Although it would be nice to have, not every healthcare facility can afford (or house) a cyclotron. Quantification of myocardial blood flow (MBF) and coronary flow reserve (CFR) using PET and 13N-ammonia and 15O-water tracers delivers a very sensitive evaluation; however, the tracers have short half lives of 10 and 2 minutes, respectively, and require an on-site cyclotron for their production.
The tracer 82-rubidium (82Rb) has an even shorter half life, 76 seconds, than 13N-ammonia or 15O-water—but it can be developed and delivered via a countertop strontium generator with an automated infusion system, making it more accessible for cardiac PET studies in the clinical setting. As such, it is the PET imaging tracer most commonly used for assessing myocardial perfusion in patients with known or suspected coronary artery disease (CAD).
Adding MBF quantification capabilities to 82Rb assessments of myocardial perfusion could help better estimate the extent of underlying CAD. According to research published in the July issue of the Journal of Nuclear Medicine, absolute quantitation of MBF with 82Rb dynamic cardiac PET is reproducible and accurate compared with 13N-ammonia.
A team of researchers from Massachusetts General Hospital, Shriners Hospital for Children and Brigham and Women’s Hospital in Boston and the Faculty of Medicine at Holy Spirit University of Kaslik in Mount Lebanon, Lebanon, determined the reproducibility of MBF estimates with 82Rb PET as well as the intra- and interobserver reliability of these quantitative measures. In addition, they assessed the accuracy of 82Rb PET by comparing measures of MBF obtained with it to those obtained with 13N-ammonia.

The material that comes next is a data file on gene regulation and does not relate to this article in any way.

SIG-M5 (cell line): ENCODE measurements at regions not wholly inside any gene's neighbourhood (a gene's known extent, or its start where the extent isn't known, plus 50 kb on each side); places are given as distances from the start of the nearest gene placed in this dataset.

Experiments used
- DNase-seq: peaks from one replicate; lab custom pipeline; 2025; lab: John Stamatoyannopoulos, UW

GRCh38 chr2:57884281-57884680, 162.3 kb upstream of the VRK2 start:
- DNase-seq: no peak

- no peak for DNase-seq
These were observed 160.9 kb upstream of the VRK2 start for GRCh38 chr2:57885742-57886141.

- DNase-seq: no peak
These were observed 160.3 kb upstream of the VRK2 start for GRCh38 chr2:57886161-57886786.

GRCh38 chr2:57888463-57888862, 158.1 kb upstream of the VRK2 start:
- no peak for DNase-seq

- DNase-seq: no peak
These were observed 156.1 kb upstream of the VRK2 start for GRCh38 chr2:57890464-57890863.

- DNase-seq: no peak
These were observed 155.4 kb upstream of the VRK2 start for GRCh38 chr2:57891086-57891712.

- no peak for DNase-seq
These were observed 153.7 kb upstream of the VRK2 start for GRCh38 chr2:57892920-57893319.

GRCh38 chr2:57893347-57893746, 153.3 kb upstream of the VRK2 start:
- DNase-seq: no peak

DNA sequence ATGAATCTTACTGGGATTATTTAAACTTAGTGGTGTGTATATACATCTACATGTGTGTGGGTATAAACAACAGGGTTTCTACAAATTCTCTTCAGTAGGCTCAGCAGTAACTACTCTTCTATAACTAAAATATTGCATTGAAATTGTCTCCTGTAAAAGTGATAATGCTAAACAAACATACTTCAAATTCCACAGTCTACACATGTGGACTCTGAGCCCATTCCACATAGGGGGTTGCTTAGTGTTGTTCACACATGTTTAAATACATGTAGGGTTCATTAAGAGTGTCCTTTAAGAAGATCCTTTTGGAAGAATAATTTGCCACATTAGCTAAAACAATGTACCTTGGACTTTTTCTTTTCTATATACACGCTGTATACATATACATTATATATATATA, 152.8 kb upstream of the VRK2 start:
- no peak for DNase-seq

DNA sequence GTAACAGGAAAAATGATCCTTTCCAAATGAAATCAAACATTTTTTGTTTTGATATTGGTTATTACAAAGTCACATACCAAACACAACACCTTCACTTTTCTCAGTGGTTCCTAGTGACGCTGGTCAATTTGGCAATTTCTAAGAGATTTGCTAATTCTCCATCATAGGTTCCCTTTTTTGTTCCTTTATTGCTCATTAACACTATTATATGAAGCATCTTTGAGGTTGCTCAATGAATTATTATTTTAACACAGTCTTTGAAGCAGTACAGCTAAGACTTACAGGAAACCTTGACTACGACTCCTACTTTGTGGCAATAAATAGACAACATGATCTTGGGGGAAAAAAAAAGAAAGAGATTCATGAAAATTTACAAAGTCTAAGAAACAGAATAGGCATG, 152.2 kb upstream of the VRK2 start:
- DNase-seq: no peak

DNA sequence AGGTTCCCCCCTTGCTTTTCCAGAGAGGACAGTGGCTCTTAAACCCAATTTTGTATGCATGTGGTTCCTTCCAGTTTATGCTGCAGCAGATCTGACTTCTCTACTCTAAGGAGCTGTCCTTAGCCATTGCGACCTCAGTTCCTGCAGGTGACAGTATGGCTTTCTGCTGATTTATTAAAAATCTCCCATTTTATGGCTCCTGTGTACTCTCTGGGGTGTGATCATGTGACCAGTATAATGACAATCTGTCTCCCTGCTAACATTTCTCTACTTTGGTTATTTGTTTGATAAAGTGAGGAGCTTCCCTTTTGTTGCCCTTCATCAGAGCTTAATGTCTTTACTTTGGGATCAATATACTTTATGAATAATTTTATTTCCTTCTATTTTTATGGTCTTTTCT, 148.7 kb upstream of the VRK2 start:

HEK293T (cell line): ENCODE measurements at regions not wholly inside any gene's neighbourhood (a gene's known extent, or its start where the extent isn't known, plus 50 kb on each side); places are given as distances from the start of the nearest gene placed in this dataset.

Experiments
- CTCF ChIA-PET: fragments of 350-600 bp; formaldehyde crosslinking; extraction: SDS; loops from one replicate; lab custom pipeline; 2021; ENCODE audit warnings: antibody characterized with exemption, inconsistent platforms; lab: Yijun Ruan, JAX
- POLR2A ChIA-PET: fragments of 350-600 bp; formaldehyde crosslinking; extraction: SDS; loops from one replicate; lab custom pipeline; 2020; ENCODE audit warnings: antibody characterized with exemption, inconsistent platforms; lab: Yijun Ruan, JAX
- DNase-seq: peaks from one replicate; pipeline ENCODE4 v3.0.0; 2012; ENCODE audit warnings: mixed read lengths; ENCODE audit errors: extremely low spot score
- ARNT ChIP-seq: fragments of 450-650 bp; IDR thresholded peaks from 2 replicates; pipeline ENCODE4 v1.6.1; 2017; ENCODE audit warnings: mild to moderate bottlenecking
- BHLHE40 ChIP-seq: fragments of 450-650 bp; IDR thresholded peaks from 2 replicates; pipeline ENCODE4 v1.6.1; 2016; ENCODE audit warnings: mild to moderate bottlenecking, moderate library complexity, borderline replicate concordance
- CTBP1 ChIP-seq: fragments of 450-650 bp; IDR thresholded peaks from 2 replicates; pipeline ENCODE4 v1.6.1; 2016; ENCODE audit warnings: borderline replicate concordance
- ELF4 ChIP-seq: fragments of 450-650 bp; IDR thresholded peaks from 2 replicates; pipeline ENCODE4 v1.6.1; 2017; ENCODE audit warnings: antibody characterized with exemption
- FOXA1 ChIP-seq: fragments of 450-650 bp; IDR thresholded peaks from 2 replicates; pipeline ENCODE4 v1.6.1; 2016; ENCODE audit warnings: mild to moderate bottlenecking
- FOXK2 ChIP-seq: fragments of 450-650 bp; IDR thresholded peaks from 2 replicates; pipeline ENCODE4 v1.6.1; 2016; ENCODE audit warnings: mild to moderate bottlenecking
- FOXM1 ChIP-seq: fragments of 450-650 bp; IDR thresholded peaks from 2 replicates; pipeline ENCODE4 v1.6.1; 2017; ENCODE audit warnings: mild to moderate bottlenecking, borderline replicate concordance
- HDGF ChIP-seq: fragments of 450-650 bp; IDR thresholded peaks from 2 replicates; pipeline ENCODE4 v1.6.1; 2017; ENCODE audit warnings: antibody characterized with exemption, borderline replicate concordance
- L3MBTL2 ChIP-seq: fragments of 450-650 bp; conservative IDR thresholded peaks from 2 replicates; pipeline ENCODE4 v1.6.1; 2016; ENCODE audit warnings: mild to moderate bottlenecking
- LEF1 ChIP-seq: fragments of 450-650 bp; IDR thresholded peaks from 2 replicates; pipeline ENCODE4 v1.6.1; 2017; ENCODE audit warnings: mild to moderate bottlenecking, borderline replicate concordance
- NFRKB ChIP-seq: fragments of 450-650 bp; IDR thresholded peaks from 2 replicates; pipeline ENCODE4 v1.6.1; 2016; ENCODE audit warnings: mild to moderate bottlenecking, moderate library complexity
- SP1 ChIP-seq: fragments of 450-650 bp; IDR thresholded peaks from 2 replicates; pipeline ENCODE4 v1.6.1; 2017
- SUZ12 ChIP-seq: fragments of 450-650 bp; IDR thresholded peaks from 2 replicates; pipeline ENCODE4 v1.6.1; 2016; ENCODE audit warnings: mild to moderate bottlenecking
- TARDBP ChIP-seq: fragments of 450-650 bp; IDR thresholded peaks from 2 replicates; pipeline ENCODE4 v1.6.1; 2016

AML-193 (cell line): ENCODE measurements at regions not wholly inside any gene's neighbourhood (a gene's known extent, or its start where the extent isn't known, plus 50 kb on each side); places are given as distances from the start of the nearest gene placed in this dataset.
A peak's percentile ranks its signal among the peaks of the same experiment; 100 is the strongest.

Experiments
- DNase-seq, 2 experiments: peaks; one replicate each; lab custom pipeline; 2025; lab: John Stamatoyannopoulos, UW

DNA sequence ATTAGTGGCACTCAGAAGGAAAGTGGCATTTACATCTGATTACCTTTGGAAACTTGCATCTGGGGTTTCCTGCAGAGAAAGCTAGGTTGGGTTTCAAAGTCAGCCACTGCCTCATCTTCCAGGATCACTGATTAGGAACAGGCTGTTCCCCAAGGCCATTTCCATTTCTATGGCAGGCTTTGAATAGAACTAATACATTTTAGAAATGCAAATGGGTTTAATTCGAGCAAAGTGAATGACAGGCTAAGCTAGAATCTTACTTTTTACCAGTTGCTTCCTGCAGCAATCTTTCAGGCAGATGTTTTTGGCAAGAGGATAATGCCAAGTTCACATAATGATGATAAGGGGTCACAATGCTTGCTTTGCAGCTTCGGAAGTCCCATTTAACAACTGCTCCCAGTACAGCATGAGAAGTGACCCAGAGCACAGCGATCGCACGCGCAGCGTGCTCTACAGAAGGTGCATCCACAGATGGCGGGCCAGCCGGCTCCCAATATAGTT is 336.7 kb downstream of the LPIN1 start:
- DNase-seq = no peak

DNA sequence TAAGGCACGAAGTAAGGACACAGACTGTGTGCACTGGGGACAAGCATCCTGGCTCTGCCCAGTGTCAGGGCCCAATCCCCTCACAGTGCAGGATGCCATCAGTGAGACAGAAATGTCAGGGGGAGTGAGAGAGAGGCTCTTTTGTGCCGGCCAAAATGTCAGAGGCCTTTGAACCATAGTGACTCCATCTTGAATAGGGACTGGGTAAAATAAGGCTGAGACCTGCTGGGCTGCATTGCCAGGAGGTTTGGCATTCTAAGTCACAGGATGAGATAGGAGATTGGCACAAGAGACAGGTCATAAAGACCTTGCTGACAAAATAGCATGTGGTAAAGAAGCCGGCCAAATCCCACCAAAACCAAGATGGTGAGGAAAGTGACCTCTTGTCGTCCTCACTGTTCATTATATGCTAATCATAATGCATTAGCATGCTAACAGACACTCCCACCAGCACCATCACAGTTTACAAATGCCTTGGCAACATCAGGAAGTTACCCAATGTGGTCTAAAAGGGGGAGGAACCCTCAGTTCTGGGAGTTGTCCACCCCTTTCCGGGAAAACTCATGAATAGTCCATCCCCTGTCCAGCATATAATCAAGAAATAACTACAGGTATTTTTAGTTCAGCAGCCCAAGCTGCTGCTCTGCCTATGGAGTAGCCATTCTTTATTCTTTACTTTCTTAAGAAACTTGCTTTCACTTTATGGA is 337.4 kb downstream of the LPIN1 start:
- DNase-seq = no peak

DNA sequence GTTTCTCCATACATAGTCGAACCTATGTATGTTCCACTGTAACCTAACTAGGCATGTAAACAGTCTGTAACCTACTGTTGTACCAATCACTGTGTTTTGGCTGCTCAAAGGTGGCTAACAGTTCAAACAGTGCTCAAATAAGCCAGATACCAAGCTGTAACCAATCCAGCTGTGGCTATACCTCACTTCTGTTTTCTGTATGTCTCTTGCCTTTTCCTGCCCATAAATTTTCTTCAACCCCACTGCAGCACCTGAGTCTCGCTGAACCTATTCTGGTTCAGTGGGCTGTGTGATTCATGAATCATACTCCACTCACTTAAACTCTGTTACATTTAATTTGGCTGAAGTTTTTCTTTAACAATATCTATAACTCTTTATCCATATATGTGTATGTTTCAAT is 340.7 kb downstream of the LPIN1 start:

“The absolute quantification of MBF has been proposed as a possible solution to the underestimation of jeopardized myocardium by stress myocardial perfusion imaging,” the authors wrote.
Reproducibility was evaluated in 22 subjects undergoing dynamic rest and dipyridamole stress 82Rb-PET studies at a two-week interval. The inter- and intraobserver variability of MBF quantitation with dynamic 82Rb PET was assessed with four repeated estimations by each of four observers.
Accuracy was evaluated in 20 subjects undergoing dynamic rest and dipyridamole stress PET studies with 82Rb and 13N-ammonia, respectively, also at a two-week interval.
All 82Rb studies were performed in the 2D mode on a Discovery STE Lightspeed 64 (GE Healthcare) PET/CT system. The 13N-ammonia studies were conducted in 2D mode on a PC-2048 Scanditronix (GE) PET system.
The researchers reported that the reproducibility of the MBF estimates in repeated 82Rb studies was very good at rest and during peak stress as was the reproducibility of the CFR estimates. The slope of the correlation line was very close to one for the estimation of MBF (0.986) and CFR (0.960) in repeated 82Rb studies.
The intraobserver reliability was less than 3 percent for the estimation of MBF at rest and during peak stress as well as for the estimation of CFR, and interobserver reliabilities were 0.950 at rest and 0.975 at peak stress. The correlation between myocardial flow estimates obtained at rest and those obtained during peak stress in 82Rb and 13N-ammonia studies was also determined to be very good.
The scientists noted that their cohort represented only healthy subjects and those at risk for or with known CAD, defined by the presence of fixed or reversible perfusion defects on clinically indicated PET.
“Despite our best efforts, we had few patients with documented CAD and none with evidence of stress perfusion defects,” the authors wrote. “Furthermore, our extraction fraction model was not validated in a pathologic situation. Thus, our findings regarding the reproducibility and accuracy of MBF estimates with 82Rb cannot be readily extrapolated to areas of low or very low blood flow (e.g., myocardial infarction).”